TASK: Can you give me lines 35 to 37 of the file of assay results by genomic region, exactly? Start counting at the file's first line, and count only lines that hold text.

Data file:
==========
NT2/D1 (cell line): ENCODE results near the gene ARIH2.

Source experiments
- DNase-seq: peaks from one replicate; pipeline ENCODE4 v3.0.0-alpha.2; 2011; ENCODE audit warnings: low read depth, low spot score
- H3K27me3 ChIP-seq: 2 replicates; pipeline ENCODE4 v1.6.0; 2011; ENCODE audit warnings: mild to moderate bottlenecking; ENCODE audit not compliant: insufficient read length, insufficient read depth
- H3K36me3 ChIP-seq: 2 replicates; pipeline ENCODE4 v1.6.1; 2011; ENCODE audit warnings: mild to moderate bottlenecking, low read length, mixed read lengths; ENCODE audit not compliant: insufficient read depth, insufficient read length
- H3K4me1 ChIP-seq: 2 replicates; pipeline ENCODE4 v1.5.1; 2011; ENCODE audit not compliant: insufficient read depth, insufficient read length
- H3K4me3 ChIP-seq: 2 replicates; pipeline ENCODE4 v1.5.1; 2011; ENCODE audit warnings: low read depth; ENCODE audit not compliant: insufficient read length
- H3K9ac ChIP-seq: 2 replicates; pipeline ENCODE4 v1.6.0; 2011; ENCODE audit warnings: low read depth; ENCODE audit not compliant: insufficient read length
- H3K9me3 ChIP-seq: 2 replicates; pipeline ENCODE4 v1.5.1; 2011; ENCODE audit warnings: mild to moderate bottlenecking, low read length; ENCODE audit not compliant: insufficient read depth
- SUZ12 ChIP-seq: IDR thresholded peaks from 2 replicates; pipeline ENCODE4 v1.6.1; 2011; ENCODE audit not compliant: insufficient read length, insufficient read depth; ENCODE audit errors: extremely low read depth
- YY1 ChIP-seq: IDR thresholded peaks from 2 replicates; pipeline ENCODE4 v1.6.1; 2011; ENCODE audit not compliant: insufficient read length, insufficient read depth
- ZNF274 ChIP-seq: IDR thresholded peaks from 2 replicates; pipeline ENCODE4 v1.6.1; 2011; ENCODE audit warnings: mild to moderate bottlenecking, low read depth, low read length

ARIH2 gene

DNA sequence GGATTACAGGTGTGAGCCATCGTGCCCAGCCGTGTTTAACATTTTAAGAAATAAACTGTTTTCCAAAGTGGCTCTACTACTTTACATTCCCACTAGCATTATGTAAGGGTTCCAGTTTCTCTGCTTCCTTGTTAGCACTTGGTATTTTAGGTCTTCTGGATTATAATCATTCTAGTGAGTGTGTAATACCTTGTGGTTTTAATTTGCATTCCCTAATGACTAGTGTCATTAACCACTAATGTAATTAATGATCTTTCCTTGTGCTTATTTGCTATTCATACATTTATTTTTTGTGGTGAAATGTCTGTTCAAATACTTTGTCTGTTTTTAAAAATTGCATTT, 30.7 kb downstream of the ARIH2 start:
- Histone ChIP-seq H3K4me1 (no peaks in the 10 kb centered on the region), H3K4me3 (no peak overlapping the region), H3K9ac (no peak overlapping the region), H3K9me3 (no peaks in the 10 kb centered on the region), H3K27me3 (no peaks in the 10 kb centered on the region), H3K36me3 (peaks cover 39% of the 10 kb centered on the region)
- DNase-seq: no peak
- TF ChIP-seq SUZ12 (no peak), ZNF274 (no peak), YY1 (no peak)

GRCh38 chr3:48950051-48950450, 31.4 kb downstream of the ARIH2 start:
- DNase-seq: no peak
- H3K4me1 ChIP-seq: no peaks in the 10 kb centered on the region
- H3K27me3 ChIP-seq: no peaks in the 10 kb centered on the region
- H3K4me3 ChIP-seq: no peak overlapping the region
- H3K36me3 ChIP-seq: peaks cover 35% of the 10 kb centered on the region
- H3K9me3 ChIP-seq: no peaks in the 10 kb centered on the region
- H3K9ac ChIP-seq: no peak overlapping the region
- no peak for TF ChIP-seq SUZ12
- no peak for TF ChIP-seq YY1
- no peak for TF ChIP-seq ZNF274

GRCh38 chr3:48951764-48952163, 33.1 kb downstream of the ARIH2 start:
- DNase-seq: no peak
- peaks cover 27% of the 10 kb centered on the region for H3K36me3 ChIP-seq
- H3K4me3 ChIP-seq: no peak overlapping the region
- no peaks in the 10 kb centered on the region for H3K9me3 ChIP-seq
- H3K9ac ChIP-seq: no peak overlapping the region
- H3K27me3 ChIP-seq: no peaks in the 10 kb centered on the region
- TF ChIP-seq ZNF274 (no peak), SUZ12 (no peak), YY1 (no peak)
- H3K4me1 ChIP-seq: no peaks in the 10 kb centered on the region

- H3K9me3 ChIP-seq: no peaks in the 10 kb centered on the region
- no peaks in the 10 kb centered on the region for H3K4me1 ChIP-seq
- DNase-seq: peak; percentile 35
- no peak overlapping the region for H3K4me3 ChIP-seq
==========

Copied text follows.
- H3K27me3 ChIP-seq: no peaks in the 10 kb centered on the region
- TF ChIP-seq ZNF274 (no peak), SUZ12 (no peak), YY1 (no peak)
- H3K4me1 ChIP-seq: no peaks in the 10 kb centered on the region